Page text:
BLS: 2012 Injury and Illness Rate Declines, Continuing Decade Trend

BLS: 2012 Injury and Illness Rate Declines, Continuing Decade Trend

Private industry's incidence rate of nonfatal workplace injuries and illnesses has steadily declined from 5.0 in 2003 to 3.4 in 2012, according to the Bureau of Labor Statistics.

Private industry's incidence rate of nonfatal workplace injuries and illnesses declined from 3.5 cases per 100 full-time workers in 2011 to 3.4 cases in 2012, according to estimates from the U.S. Bureau of Labor Statistics.

Private-industry employers reported nearly 3 million nonfatal workplace injuries and illnesses in 2012, according to the agency's Survey of Occupational Injuries and Illnesses.

"The rate reported for 2012 continues the pattern of statistically significant declines that, with the exception of 2011, occurred annually for the last decade," BLS said in a news release.

The incidence rate for private industry in 2011 was unchanged from 2010. However, the rate has steadily declined from 5.0 in 2003 to 3.4 in 2012, according to BLS data.

More than half of the nearly 3 million injury and illness cases reported by private industry in 2012 involved days away from work, job transfer or restriction (DART). DART cases occurred at a rate of 1.8 cases per 100 full-time workers, statistically unchanged annually since 2009.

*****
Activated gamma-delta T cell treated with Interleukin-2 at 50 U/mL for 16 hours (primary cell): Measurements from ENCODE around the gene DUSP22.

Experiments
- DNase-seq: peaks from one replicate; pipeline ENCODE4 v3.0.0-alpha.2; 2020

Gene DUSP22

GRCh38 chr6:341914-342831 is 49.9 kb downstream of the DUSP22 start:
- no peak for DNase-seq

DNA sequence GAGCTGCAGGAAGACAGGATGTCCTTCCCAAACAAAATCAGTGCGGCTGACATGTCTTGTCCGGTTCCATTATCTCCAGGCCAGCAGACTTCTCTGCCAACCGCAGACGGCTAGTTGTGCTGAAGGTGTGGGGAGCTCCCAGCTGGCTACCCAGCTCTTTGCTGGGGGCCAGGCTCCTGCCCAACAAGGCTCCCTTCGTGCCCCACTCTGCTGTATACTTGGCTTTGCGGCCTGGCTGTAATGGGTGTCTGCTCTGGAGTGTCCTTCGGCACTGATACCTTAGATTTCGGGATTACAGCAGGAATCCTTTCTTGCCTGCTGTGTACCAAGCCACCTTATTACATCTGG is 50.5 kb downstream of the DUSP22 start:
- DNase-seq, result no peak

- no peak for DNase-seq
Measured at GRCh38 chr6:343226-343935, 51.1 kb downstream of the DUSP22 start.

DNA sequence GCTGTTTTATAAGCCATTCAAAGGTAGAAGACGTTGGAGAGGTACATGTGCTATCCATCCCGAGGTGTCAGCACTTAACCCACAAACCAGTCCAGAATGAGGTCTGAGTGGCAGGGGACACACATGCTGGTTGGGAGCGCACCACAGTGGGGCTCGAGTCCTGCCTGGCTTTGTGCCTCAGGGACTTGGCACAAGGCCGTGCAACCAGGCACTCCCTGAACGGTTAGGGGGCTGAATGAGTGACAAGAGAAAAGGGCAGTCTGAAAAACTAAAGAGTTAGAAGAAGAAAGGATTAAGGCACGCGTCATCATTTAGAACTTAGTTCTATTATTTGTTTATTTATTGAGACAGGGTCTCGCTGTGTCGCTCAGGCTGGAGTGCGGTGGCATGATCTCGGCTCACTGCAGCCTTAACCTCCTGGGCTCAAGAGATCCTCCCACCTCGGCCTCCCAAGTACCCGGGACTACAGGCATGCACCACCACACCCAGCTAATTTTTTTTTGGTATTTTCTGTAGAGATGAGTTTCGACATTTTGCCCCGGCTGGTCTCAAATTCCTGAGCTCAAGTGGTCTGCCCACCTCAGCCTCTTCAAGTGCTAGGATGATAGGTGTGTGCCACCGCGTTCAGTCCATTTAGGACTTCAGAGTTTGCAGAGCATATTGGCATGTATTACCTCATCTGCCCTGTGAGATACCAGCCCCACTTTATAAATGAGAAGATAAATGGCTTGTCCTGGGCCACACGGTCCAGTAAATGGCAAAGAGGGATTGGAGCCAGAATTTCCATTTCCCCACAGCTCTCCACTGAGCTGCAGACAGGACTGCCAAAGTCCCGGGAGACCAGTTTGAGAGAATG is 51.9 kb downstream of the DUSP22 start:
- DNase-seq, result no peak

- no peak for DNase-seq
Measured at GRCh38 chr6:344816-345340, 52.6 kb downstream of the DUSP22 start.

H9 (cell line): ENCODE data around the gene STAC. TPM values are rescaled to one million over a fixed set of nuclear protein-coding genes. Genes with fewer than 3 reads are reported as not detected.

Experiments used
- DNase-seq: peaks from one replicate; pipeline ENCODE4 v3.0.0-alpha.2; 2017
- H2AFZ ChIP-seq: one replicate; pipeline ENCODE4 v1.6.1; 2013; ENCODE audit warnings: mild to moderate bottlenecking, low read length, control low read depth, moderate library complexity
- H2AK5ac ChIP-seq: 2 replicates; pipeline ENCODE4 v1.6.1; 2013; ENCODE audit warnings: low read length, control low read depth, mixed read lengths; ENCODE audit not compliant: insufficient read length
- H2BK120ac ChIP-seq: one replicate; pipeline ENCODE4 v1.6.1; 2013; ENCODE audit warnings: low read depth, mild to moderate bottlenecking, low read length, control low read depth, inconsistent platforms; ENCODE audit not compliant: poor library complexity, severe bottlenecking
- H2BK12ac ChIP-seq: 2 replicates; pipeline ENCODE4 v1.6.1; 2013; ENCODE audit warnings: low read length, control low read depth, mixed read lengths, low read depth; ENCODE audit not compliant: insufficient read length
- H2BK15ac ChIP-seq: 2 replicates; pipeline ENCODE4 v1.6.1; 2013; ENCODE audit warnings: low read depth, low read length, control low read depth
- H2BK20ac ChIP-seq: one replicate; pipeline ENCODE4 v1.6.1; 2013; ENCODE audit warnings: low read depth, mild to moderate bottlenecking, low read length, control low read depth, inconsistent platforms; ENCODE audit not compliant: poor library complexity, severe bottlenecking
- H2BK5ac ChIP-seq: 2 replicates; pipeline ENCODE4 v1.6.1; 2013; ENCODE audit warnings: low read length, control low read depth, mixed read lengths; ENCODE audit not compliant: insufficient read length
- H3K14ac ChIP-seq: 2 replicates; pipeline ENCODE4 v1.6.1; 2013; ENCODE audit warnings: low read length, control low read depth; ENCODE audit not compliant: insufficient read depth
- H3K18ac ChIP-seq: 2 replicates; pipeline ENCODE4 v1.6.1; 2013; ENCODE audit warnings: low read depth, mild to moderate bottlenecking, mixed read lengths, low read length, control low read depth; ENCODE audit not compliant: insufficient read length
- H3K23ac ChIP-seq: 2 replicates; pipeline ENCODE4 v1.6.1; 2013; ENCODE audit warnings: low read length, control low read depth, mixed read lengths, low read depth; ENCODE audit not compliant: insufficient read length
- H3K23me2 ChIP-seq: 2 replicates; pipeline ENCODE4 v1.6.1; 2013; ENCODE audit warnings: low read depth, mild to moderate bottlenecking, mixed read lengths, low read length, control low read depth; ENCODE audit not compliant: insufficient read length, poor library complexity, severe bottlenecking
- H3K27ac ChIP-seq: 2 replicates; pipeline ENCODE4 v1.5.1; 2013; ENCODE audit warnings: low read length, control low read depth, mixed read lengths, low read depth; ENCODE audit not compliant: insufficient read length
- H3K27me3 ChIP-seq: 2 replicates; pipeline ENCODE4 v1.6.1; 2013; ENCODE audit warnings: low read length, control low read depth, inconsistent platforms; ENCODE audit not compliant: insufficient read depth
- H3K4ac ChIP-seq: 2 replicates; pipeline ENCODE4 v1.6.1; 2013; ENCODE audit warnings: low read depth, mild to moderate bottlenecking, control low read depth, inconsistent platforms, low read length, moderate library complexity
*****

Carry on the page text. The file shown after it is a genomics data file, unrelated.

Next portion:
Among other key data points from the 2012 survey:

  • No private-industry sector experienced an increase in the rate of injuries and illnesses.
  • Manufacturing was the only sector in which the rate of job-transfer or restriction-only cases exceeded the rate of cases with days away from work. Although that continues a 15-year trend, the rates for the two case types have been converging in recent years.
  • Taking illnesses out of the equation, the incidence rate of injuries among private-industry workers declined from 3.3 cases per 100 full-time workers in 2011 to 3.2 cases in 2012. The incidence rate of illness cases was statistically unchanged in 2012.  

Workplace safety continues to be a bigger problem for the public sector than it is for the private sector. The rate of injuries and illnesses among government workers at state and local agencies was 5.6 cases per 100 full-time workers, statistically unchanged from 2011.

The incidence rate among state-government workers was 4.4, while the rate among local-government workers was 6.1.
 

TAGS: Health
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